You won't be able to view his father's birth online because it is less than 100 years ago, but your friend should arrange to spend a day in the Scotland's People Centre in Edinburgh or in the Mitchell Library in Glasgow (book the ML in advance!) and he will be able to look at that and lots of other records for 15 for the day (unless they increase the fee between now and his visit of course).

Don't believe anything that comes from Ancestry or any other online place unless it is an image of an original document. Always check the original source!

6
How far back do Scottish census records go?
The useful ones go back to 1841.

There were earlier ones in 1801, 1811, 1821 and 1831 but they only collected numbers, not names, so they are not useful for tracing ancestors.

Was David's wife Jane's maiden name also Robertson?

7
Scotland / Re: Scotland marriage/death search
« on: Yesterday at 10:48 »
Thanks CaroleW, I don't have a subsciption & there are 7 records to view.  I was hoping someone may be able to help.  VB
Anyone else who looked this up for you would have to pay too.

There is an outside chance that someone might have paid and then put the details on the Scottish BDM Exchange http://www.sctbdm.com/index.php but very few people bother to do this so there are only a few available out of millions.


8
I see from the 1841 census that a 10-year-old William Lyall, born in Angus, is listed in the Royal Orphan Institution in Dundee. http://www.freecen.org.uk/cgi/search.pl

Also from the Dundee Howff gravestones web site http://www.dundee-howff.info/ that William Lyall, weaver, was aged 60 when he died in 1838. If his age is accurate, this means that he was born in 1777/1778, and that he was over 50 when William Lyall Jr was born.

I also note that in the same grave there are other people with different surnames and no obvious connection to William. Now, I may be adding two and two and making five (or even seven) but it occurs to me to wonder if William Sr had fallen on hard times, and been buried at the expense of the parish? If so, there could be something in the Kirk Session records (1838 is too early for Poor Law records). Start with https://www.dundeecity.gov.uk/archive/

Also, if William Jr was indeed an orphan, there is an outside chance that he was still at school in 1845, when the Poor Law came into force and the Parochial Boards were set up. If so, there might be some record of him there. Again, start with https://www.dundeecity.gov.uk/archive/

I don't think there is any need to check that death in Panbride in 1858, by the way. The SP index shows that her other surname was Fitchie. Barbara Patullo married John Fitchie in Tealing in 1812. They had four recorded children, George, Barbara, John and Elizabeth, and in 1841 they were living at Monikie with Elizabeth (listed as Betsy) and three unrecorded children, Margaret, James and Helen. So there is no possibility that she is your Barbara Patullo.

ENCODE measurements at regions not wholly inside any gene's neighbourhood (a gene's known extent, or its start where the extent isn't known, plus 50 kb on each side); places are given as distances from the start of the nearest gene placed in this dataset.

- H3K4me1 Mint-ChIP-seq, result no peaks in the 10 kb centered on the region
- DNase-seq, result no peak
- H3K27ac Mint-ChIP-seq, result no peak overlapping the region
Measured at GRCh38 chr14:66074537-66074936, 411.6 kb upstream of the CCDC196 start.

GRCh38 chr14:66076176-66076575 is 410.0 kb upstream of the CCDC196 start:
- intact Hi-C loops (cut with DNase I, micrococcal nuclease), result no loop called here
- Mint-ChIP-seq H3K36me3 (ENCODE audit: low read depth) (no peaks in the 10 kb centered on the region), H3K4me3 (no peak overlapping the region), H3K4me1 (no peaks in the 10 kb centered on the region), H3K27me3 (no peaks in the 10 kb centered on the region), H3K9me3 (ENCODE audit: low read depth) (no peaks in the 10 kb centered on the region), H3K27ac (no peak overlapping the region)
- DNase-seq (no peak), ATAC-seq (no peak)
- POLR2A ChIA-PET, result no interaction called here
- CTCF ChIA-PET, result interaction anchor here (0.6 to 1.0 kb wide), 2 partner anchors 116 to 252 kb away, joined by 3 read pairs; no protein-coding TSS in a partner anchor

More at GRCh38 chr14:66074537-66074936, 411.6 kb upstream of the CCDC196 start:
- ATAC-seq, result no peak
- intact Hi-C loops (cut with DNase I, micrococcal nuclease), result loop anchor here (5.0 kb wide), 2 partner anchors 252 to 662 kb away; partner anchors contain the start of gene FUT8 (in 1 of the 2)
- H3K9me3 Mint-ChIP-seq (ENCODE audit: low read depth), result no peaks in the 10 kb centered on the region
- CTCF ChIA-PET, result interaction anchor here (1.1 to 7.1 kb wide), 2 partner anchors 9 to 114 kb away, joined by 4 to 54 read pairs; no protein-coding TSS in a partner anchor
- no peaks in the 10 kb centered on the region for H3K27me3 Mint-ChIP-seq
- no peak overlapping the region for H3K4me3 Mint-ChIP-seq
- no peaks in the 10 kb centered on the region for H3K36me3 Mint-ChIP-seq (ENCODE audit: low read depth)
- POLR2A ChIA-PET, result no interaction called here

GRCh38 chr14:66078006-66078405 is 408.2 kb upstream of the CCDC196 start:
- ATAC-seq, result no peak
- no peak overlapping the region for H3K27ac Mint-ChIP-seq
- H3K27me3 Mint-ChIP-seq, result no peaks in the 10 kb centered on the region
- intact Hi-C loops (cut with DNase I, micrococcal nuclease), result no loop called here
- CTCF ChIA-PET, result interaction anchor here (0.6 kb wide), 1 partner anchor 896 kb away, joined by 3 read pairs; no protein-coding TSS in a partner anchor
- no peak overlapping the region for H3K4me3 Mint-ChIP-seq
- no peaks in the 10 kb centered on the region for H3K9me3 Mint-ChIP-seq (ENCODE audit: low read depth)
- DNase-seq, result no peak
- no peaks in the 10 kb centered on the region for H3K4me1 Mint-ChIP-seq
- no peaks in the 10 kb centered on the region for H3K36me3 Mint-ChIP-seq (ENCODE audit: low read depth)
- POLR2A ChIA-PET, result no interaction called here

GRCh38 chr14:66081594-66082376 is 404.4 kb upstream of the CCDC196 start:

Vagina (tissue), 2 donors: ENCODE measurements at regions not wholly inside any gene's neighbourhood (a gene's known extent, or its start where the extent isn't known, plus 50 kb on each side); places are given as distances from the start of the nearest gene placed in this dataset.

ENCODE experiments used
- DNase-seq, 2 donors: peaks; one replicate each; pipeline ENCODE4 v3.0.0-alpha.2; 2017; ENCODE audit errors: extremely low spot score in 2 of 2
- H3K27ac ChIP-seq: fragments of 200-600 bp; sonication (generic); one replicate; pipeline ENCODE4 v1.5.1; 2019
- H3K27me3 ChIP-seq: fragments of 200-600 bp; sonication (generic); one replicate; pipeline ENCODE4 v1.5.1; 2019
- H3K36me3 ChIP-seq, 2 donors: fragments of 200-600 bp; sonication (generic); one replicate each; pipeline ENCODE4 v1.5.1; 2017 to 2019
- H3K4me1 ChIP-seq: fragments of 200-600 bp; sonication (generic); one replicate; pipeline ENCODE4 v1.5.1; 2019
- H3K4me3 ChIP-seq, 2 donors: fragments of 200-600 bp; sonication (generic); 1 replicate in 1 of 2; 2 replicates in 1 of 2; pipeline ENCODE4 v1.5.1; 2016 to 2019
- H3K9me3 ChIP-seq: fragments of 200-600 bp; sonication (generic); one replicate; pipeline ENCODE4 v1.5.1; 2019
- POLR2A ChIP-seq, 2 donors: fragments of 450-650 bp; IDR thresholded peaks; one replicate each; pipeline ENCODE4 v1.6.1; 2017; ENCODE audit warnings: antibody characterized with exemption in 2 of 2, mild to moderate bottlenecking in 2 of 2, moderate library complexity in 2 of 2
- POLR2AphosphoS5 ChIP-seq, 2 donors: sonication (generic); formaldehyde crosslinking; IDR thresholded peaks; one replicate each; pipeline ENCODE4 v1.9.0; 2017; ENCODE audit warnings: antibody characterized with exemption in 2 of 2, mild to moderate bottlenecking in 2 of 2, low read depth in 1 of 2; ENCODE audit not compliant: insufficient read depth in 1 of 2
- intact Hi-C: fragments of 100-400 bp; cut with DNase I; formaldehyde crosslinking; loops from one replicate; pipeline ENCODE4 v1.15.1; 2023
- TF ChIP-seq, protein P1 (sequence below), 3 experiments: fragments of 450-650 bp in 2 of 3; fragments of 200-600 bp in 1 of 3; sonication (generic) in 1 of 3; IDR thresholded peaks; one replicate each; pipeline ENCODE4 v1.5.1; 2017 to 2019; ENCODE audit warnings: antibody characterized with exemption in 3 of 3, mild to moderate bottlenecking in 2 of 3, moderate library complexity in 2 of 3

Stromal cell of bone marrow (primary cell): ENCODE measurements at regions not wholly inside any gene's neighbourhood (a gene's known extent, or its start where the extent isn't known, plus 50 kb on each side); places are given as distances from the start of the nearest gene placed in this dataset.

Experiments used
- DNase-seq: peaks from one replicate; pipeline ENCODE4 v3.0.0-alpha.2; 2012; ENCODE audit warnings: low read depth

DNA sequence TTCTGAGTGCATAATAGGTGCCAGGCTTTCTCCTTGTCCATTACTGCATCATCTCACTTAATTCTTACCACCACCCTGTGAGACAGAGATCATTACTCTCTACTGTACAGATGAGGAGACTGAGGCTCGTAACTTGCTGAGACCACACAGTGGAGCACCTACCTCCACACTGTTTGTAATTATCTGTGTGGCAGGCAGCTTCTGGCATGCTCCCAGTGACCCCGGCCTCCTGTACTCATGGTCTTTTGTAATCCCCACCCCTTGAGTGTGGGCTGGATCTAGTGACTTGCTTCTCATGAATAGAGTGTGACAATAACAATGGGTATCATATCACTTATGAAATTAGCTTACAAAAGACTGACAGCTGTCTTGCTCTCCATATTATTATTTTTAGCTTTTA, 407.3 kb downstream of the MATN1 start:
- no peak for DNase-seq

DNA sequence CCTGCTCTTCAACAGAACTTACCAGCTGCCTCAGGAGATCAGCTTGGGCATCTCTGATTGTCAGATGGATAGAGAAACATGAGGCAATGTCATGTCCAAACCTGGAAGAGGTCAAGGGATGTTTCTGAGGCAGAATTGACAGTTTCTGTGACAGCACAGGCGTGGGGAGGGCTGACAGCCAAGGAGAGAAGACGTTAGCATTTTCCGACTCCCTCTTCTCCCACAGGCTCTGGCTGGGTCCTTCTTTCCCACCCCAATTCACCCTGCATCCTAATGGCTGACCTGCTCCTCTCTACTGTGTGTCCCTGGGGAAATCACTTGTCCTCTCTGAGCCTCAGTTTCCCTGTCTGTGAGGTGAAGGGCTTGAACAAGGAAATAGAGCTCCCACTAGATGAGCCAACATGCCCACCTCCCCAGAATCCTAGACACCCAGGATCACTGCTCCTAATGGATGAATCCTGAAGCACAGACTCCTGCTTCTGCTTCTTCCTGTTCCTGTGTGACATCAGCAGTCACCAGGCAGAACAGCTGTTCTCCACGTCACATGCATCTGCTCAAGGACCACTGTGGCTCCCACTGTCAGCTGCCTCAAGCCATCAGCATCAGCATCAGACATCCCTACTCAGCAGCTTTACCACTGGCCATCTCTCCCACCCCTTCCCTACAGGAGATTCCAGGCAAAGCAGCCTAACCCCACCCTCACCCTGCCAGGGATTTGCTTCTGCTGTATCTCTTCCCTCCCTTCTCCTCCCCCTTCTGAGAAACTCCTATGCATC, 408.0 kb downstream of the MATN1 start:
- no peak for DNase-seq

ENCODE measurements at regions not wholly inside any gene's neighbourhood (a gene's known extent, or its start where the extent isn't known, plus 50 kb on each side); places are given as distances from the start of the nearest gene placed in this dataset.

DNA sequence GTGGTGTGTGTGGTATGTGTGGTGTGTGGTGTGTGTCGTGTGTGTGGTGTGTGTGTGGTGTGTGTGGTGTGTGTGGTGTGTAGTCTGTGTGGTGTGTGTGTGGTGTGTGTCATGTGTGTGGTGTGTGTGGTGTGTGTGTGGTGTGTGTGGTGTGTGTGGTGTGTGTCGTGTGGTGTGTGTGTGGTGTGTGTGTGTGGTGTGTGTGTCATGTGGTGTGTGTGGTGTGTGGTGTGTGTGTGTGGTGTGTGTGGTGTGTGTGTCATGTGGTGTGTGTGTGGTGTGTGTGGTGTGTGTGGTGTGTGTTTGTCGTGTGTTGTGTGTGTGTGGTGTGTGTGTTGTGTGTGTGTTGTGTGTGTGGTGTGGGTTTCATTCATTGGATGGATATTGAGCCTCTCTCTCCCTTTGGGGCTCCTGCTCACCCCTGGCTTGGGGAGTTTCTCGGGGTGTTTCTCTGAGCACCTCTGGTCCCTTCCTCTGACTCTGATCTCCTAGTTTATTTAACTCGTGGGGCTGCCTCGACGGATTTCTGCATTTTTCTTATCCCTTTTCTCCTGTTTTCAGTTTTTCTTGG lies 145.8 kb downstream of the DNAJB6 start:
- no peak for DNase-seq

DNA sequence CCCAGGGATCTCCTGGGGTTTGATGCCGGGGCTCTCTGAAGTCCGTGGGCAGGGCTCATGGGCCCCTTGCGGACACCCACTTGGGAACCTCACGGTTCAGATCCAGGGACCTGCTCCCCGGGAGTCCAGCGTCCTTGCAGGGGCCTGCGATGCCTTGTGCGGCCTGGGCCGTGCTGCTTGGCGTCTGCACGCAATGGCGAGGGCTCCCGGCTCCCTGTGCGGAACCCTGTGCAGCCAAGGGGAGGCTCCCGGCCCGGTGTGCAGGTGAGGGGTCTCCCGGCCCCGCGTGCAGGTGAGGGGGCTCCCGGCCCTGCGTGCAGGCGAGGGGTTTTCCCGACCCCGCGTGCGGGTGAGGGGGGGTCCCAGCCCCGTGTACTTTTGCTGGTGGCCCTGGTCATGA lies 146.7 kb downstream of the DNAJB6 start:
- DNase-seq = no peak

9
Parents William Lyall and Barbra Pittellow..spelling should be Pattullo.
Don't get hung up on spelling. It was a very inexact science until the 20th century. Until then, there was no such thing as 'correct' spelling of personal and place names.

Quote
I have checked Scotland's People and family search, and nothing is coming up for his birth.  Could his parents of forgotten to register his birth?
Yes, very easily. Or they may not have been members of the Church of Scotland.

Quote
Also just wondering why no marriage is recorded for William Lyall and Barbara?  Could they of lived as a married couple, but not married?
They could, but it is far more likely that they were married but there is simply no surviving record of the marriage. Or perhaps William Jr was illegitimate and they never actually lived together.

Quote
it would be my luck being my clan
Forget about clans. Not every Scot belongs to a clan. These days, there are several Lowland and Border families who are described as clans, but neither Lyall and variants, nor Patullo and variants, is a clan. They are good solid Lowland families. The clans, historically, were a feature of society in the Gaelic-speaking Highlands, and not so many centuries ago your ancestors would have feared and mistrusted all clans, regarding them as savage and dangerous. See http://www.clanchiefs.org.uk/chief/ for a list of currently recognised clans.

BTW I recommend that you change the heading of your post as I have done. Just putting 'Birth' is very vague and may not catch the attention of other folk. Always best to be specific.